From the start of the conflict in Europe, however, each European state tried to help its co-believers in neighbouring countries as well, and alliances were increasingly shaped by religious considerations. In the second phase, these alliances dragged most of Europe into the catastrophic Thirty Years’ War (1618-1648), fought mostly in the middle of Europe but involving armies from as far apart as Sweden and Spain.
The main battleground, Germany, lost between one-third and one-half of its population. Nobody won, of course, and in the very long run everybody just lost interest in the question. But it was a very great waste of lives, time and money.
The Muslim world is already caught up in the first phase of a comparable process, but it is not condemned to go the whole distance. One big difference is that the Sunni-Shia split is ancient – more than 1,350 years old – whereas the Catholic-Protestant split was new and still full of passion at the time of the Christian wars.
More than 99 percent of today’s Muslims were simply born Sunni or Shia, whereas many 16th-century Christians had made a conscious choice about their religion. The current killings in the Muslim world are mostly driven by state policy, so maybe Muslims will not throw away a couple of generations following the same foolish, bloody road that the Christians took 500 years ago.
Those who live at the geographical extremes of the Muslim world – Indonesia, Malaysia, and Bangladesh in the East; Morocco, Algeria, Tunisa and even Egypt in the West – will certainly not suffer the same fate, for there are only tiny Shia minorities in these countries. But for those who live in the heart of the Muslim world, from Yemen to Turkey and from Lebanon to Iran, the future may be much darker.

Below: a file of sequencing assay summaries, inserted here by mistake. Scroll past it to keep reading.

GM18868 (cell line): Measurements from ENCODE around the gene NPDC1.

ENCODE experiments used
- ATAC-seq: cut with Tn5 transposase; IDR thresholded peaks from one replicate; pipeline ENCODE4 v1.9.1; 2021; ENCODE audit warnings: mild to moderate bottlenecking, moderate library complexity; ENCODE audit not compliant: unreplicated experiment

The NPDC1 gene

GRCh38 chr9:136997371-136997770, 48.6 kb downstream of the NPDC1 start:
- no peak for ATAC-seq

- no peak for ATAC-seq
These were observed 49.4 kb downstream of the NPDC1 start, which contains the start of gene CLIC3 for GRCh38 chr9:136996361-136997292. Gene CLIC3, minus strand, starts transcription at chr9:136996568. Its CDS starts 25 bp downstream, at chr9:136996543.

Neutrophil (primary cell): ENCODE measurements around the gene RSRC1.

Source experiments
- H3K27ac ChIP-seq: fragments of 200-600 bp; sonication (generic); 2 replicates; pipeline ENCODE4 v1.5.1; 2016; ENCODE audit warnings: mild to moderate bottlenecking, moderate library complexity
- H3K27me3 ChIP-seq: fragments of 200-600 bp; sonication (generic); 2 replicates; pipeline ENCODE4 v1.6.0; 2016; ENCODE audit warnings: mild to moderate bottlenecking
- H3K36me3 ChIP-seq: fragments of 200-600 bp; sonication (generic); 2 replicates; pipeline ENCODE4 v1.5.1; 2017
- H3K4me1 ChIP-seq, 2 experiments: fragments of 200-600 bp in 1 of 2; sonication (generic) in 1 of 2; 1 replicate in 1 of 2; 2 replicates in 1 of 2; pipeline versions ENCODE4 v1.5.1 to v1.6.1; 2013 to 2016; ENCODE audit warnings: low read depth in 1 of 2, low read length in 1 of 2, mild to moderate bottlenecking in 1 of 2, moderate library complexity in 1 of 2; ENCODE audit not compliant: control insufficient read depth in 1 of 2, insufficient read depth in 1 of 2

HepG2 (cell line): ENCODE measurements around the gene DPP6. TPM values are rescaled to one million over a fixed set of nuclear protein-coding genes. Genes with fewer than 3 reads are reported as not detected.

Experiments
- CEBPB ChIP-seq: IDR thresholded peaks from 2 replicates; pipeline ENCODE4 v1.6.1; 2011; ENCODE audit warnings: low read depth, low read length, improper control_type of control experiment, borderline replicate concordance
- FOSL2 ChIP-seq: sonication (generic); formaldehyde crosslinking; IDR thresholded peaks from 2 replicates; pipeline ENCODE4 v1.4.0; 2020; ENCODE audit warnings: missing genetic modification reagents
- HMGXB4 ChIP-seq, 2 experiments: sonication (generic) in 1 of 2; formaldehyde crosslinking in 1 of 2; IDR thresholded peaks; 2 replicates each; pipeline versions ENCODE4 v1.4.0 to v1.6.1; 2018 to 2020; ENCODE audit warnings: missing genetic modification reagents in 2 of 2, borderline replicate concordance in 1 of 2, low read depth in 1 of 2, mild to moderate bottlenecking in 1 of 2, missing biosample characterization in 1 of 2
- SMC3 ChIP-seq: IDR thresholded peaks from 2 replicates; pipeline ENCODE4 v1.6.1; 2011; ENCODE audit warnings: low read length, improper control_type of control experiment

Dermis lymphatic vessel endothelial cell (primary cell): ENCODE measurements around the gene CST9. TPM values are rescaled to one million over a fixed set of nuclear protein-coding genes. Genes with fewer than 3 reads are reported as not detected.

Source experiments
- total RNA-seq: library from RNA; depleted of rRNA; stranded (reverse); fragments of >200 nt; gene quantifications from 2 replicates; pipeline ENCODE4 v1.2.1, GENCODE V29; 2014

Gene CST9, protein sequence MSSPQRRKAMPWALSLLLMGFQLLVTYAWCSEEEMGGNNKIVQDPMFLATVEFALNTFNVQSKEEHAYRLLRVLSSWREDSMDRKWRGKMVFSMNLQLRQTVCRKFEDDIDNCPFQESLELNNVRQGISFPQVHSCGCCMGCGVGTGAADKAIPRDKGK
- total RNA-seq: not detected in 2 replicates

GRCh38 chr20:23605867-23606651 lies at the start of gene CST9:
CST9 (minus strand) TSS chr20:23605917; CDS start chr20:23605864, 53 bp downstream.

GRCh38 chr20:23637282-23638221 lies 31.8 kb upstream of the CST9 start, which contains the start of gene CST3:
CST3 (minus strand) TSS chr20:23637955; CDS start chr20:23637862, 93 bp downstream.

And so to the second question: has everybody in the Middle East taken leave of their senses? Not exactly, but many players have lost sight of the bigger picture.
George W. Bush’s invasion of Iraq in 2003 unleashed the sectarian demon in the region. The “Arab Spring” of 2011 frightened the region’s dictatorships and absolute monarchies into increased repression and greater reliance on appeals to sectarian loyalty. Then King Abdullah of Saudi Arabia died a year ago, and the kingdom spun out completely.
Saudi Arabia under its previous monarchs was very cautious and conservative in its foreign policy. It subsidised various extreme Sunni groups in other countries, but it clung tightly to its American alliance and never engaged directly in adventures abroad
The new Saudi king, Salman, is 80 years old and infirm, so in practice most decisions are made by his nephew, Crown Prince Muhammad bin Nayef (aged 56), or his son, Deputy Crown Prince Muhammad bin Salman (aged only 30). There is intense competition between the two men for the succession to the throne, and the decisions coming out of Riyadh have been much bolder than ever before.